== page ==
Important Questions to Ask
»How do I choose the best life insurance company?
An independent life insurance broker
can help you by providing you with several options to choose from. They can also help with the proper amount and type of coverage that will suit your needs.
»How will the bills get paid once I die?
In the event that you are married to someone making a similar-sized income, the amount of life insurance needed might be miniscule or unnecessary all together. However, if the surviving spouse’s earned income is lacking, then the gap can be filled with life insurance coverage.
»How will my spouse afford retirement?
If you happen to currently be retired, then you most likely won’t need additional life insurance. But, if you haven’t had ample time to build your retirement fund, or your spouse isn’t in the position to save appropriately, then a life insurance policy can afford your surviving spouse a comfortable retirement in your absence.
»What happens to my debts once I die?
Physicians typically carry debts, such as a sizable mortgage, auto loans, student loans, and credit card debt. Federal direct student loans are usually forgiven once you die, but private loans and the mortgage are most definitely going to continue to be due. It’s important when planning to include a designation for a portion of the life insurance payout to go toward the paying of all outstanding debts.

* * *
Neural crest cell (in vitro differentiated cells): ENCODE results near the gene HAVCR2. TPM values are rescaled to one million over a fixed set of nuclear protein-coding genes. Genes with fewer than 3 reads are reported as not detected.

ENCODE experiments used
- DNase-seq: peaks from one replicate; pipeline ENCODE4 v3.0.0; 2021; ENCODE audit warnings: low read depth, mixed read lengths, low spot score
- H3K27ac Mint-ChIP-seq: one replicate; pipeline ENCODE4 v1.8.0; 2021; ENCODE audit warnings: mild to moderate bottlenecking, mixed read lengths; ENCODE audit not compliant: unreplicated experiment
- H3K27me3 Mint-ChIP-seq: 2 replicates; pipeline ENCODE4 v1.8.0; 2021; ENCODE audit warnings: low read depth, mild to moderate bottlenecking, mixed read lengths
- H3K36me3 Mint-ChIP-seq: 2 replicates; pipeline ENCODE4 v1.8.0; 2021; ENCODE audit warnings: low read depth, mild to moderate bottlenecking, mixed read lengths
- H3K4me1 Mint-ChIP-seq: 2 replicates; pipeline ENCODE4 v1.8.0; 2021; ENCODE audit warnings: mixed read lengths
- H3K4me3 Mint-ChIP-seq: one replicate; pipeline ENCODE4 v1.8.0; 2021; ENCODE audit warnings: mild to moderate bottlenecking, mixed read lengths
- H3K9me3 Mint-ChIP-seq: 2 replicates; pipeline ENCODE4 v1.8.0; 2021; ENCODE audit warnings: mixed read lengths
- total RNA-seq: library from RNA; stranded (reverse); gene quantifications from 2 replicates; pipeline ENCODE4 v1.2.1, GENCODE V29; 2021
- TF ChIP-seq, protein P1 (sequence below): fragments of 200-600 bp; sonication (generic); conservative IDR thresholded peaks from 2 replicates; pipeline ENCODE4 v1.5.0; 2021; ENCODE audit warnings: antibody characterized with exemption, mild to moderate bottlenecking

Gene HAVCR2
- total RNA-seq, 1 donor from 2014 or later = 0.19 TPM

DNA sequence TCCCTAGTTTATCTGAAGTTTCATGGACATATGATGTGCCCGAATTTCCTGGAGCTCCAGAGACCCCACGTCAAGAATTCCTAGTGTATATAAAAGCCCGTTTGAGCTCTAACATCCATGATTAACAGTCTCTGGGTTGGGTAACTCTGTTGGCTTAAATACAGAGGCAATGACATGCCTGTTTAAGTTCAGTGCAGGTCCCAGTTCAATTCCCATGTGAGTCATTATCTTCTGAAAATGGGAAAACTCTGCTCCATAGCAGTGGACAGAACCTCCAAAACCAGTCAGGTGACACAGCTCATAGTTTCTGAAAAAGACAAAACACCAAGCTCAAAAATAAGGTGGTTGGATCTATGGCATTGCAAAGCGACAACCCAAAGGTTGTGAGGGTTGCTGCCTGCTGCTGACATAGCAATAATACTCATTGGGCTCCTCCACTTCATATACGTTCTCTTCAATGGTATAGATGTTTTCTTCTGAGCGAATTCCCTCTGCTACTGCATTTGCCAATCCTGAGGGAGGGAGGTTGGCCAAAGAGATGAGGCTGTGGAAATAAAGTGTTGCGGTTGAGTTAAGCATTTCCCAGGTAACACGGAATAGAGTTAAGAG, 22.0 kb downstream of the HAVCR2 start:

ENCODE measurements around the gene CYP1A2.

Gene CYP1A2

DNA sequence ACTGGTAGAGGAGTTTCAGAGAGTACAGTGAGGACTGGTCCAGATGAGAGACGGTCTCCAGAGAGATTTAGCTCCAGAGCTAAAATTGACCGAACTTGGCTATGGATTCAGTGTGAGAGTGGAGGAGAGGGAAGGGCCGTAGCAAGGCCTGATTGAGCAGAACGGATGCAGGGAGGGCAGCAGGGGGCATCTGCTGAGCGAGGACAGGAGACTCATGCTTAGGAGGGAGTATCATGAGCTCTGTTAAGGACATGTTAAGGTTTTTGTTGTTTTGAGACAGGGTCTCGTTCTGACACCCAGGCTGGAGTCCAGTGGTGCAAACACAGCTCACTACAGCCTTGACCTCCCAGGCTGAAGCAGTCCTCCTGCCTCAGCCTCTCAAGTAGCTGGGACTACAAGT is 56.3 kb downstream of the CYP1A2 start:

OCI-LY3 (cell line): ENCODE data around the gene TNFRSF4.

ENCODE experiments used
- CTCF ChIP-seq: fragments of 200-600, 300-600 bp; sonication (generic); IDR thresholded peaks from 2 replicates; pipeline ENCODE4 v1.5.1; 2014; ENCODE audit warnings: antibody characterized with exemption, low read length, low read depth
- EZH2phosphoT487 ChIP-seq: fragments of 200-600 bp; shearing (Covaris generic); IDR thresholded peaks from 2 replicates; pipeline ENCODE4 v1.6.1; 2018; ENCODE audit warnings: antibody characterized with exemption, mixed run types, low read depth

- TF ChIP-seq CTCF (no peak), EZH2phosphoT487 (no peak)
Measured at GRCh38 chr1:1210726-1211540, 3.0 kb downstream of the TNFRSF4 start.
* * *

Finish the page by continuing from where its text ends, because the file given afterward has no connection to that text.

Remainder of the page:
»How will my children afford college?
With the rising costs of tuition and higher education, it’s nearly impossible for students to afford paying their own way through school. When planning for your life insurance, be sure to also designate a portion of the benefit towards your children’s college years.
»How long is life insurance coverage needed?